Whey

flyinglentris

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Whey comes in a variety of forms, only three of which are really suitable for food preparation - and one of those is more rarely used than the other. Given this, Whey Protein Powders and Whey Isolates are excluded from consideration. Instead, Sweet Whey, Sour Whey (Acid Whey) and Whey Solids are the forms that would be used in food preparation.

Whey is highly nutritious.

Sweet Whey and Whey Solids are more often used. It is a leftover product from Cheese making.

Sour or Acid Whey is a leftover product from making Yogurt. The thing about Sour Whey is that it is hauled off by the truckload to farms to be used as a nutritious fertilizer or discarded. Truth be told, there is too much of it to used as fertilizer as it causes a runoff that gets in streams, brooks, rivers and lakes and causes algal blooms which are detrimental to fish and other life. It has this negative stigma and is therefore rarely used, except commercially in food products. But there is an undercurrent of chefs and cooks who are discovering the potential of Sour Whey as a food ingredient which gives a unique flavor boost to foods.

For the home cook, Whey, especially Sour Whey, is a challenge to use. The home cook often, does not even consider Whey. Both Sweet and Sour forms are often substituted where milk, cream or butter might otherwise be used. But Whey may have unique applicability.

I can think of a few ways I might use Sweet Whey and Whey Solids. I'm sure some Cooking Bites members have probably used the same.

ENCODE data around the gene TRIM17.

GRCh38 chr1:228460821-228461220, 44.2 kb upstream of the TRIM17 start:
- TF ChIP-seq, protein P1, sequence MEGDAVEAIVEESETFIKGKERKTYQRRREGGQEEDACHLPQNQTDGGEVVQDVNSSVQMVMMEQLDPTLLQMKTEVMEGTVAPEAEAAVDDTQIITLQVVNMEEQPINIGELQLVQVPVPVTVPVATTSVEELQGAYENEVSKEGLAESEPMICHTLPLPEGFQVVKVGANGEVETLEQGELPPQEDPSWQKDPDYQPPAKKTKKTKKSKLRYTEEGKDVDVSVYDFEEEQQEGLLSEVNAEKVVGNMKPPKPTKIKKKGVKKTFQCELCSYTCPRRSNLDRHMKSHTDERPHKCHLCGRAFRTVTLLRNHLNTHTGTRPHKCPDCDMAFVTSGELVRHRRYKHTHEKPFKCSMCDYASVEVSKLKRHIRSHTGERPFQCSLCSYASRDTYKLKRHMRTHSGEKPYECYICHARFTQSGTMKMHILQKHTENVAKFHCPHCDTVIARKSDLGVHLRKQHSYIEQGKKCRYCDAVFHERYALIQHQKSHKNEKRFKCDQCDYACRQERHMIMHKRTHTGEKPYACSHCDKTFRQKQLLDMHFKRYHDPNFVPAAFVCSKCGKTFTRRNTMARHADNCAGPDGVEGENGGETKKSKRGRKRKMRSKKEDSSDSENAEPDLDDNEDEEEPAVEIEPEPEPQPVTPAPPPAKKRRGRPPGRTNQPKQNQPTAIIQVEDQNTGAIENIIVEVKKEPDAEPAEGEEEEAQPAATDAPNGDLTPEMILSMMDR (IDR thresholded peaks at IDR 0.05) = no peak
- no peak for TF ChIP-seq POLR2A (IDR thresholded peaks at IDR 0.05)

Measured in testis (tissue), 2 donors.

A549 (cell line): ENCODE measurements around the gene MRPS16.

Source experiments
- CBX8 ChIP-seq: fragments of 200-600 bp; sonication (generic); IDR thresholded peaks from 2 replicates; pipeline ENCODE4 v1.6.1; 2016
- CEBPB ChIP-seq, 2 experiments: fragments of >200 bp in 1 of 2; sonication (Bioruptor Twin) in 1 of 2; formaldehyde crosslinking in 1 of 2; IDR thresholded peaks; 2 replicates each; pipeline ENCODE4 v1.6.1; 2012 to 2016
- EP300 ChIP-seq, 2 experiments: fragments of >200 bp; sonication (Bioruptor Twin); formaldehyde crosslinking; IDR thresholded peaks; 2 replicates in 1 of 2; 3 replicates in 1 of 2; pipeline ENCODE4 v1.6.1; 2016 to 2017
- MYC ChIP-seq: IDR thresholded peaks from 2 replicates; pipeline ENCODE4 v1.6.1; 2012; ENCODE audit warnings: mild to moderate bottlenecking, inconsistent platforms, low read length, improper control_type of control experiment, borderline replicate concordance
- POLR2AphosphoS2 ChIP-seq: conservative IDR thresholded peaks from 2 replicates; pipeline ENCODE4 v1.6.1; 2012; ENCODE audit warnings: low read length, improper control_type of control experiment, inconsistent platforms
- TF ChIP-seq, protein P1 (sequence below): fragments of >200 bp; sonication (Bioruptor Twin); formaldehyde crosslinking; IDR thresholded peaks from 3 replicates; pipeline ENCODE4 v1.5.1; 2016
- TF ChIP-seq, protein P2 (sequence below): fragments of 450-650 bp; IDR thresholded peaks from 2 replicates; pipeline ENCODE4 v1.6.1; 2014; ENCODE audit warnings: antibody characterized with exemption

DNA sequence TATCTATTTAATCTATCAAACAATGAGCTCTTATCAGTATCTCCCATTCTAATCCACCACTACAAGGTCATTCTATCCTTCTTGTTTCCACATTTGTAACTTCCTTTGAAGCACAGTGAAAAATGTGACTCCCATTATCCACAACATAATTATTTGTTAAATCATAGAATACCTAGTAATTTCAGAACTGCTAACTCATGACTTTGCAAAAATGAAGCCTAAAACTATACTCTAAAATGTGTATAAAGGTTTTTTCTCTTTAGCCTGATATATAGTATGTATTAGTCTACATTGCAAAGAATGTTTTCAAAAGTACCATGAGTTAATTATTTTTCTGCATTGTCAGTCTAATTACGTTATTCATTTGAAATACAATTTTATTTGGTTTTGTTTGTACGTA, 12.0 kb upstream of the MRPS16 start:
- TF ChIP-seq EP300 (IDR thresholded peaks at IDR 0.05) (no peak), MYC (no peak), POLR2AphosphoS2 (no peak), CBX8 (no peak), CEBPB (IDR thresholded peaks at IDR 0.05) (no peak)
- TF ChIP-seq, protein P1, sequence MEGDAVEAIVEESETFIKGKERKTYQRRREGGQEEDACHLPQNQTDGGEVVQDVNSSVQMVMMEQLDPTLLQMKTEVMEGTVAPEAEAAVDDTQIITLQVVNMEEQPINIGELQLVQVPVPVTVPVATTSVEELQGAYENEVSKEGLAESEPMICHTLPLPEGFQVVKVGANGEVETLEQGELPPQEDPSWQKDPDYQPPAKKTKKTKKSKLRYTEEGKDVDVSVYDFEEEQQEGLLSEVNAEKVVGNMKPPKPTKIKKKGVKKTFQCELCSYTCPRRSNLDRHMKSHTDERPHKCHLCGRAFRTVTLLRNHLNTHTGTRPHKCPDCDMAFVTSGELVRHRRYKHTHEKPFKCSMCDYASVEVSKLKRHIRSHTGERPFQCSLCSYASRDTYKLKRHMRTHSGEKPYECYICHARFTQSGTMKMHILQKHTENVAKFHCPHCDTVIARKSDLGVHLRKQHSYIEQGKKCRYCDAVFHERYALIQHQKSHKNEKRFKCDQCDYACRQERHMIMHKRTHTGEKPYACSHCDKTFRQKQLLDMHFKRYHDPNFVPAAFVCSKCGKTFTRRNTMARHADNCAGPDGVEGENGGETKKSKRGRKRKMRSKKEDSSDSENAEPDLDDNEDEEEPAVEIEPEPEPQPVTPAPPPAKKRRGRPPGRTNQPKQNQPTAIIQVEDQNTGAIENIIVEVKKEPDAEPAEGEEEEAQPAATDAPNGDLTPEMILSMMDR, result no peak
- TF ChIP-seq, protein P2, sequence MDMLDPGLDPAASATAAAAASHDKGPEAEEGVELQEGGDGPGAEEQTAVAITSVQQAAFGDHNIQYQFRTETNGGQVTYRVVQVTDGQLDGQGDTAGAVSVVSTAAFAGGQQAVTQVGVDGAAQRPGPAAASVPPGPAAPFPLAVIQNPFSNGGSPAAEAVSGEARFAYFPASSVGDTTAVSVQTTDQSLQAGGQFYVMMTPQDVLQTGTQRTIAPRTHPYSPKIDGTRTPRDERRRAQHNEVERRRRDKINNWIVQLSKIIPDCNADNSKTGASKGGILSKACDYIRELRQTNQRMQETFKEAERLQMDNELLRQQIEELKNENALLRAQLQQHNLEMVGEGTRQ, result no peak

I'd be interested in hearing about or seeing responses on using Whey, especially any ventures regarding the use of Sour Whey.
 
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flyinglentris

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I'm kind of going on a less than usual flavoring adventure here. Whey is just one of several ingredients that I need to put my wits to.

I just made Tuna Salad Sandwiches for lunch today, using Albacore, Onion, Serrano Pepper, Mayonaise, Stone Ground Mustard and a tablespoon of shredded Horseradish. The Horseradish really put a favorable zing on those sandwiches.
 

flyinglentris

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So, what the heck are Whey Solids?

To understand that, it might be best to consider true Ricotta Cheese. Contemporary Supermarket Ricotta Cheese is made from Milk, because too much is required to be supported via mass production from Whey. True Ricotta Cheese is made from the strained tiny portion of solids that remain when Whey liquid is separated from Cheeses or Yogurt, usually Cheeses. These same solids can be dried and distributed as crumbs/powder.

Finding a source of true Ricotta Cheese or Whey Solids can be a task, as they are specialty items. But they are available.
 

Hemulen

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A large Finnish dairy has separated dairy salt from whey and uses it as a healthier salt substitute in e.g. cheeses and butter-margarine bread spreads. Whey is also used in Finnish quarks/curds which resemble the Icelandic Skyr. Quarks are used in e.g. baking and berry/fruit desserts combined with whipped cream. Quarks (which contain a bit of liquid whey on top) are sold both unflavored and seasoned with e.g. vanilla, lemon and strawberry. A typical berry pie consists of a basic crust, berries tossed in potato starch and a can of quark mixed with one or two eggs and sugar. Quark filled wheat buns with raisins and lemon zest are basic bakery goods here as well. Cheeses and cottage cheeses with whey residue are sold widely in Finland.
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Photo source

Whey (liquid filtered/dripped from making common buttermilk cheese, pic below) is used in e.g. bread making, porridges and smoothies.
juu.JPG

Photo source
 
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